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Macbeth certainly does feel paranoia and guilt after Duncan's murder. However, as the play progresses, he doesn't hesitate to murder again to achieve his goal of beoming king. After he orders Banquo and Fleance's murder (he perceives them as threats to his goal), Banquo is killed but Fleance gets away. He sees Banquo's ghost at a dinner in his home, proving not only his paranoia but his progressive loss of sanity. However, he is angry with the murderers for allowing Fleance to get away and expresses how this loose end throws a monkey wrench in his plans. Finally, his relationship with Lady Macbeth, formally very strong and based on mutual support, changes dramatically because of his tragic flaw of thirsting for power. He refuses to share the additional murders he has planned, causing a major breakdown in their relationship.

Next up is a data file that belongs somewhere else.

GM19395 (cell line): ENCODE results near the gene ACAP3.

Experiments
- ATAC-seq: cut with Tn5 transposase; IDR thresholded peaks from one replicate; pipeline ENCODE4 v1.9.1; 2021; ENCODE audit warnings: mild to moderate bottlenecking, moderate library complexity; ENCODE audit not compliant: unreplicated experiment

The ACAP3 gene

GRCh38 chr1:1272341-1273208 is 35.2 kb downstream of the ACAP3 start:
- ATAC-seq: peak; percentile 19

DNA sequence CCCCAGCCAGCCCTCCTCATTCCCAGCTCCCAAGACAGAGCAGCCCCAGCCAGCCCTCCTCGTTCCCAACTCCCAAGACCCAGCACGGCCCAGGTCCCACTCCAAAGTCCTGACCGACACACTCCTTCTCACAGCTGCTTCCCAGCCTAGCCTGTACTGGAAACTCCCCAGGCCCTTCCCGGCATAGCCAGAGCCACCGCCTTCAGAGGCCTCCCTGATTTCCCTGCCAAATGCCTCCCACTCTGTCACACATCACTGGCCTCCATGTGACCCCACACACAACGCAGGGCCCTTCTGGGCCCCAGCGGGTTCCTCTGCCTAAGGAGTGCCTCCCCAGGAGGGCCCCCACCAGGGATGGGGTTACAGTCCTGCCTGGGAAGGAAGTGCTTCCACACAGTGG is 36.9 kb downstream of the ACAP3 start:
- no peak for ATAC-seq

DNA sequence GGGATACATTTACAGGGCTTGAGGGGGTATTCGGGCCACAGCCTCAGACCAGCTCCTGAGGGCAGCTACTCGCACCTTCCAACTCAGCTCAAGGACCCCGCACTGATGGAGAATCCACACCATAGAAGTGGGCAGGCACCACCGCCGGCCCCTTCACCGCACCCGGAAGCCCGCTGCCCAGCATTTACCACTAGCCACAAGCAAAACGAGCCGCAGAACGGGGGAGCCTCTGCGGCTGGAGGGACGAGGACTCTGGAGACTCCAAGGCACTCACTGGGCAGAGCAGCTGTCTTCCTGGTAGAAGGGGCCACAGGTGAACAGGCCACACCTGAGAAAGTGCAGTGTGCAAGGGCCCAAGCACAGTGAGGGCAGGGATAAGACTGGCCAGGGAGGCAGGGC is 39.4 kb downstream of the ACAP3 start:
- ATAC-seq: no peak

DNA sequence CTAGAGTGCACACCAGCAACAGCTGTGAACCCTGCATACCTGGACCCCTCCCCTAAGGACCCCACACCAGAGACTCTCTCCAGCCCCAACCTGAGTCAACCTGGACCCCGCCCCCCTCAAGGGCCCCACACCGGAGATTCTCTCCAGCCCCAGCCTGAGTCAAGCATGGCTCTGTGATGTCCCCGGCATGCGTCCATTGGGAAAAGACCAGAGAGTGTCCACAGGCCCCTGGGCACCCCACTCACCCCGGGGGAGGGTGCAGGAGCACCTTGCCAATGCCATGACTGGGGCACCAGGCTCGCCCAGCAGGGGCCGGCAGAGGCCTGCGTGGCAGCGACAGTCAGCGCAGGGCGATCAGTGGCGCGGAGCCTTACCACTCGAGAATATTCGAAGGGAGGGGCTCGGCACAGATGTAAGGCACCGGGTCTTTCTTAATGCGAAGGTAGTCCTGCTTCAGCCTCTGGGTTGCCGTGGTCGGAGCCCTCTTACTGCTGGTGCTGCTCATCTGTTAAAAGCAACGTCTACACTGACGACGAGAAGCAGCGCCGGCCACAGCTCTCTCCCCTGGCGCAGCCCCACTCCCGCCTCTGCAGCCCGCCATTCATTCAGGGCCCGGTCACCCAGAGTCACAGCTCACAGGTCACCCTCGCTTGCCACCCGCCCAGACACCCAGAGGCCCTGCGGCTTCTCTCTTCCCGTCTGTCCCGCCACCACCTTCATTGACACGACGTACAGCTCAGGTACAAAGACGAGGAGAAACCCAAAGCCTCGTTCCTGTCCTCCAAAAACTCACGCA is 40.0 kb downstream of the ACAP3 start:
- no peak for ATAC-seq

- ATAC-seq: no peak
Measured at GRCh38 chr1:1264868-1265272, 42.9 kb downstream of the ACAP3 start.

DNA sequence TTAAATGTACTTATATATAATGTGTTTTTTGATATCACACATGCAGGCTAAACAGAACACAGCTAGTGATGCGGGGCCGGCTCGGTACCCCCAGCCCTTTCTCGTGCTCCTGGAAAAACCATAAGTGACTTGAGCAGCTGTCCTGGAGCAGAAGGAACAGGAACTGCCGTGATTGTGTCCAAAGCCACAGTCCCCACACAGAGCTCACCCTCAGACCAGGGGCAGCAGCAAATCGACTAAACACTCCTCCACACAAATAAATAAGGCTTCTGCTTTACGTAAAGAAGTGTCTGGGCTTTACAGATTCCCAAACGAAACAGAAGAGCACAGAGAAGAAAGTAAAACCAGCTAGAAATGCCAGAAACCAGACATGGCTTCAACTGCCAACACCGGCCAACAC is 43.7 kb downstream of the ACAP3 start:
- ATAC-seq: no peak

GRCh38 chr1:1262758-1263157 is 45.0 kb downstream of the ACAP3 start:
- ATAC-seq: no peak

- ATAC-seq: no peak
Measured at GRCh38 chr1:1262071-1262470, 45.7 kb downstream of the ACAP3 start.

When Macbeth returns after the murder of Duncan he is distraught and regrets the murder he has committed. Macbeth feels so guilty for the act that his mind projects voices that condemn him. He will no longer have the piece of mind that he had before the murder.
after the murder macbeth changes. in act 2 scene 2. he is very fearful and hears voices. also in this scene macbeth says "i could not say 'amen'" this shows he knows what he done was wrong. so he may have tried to make up for his wrong doing.
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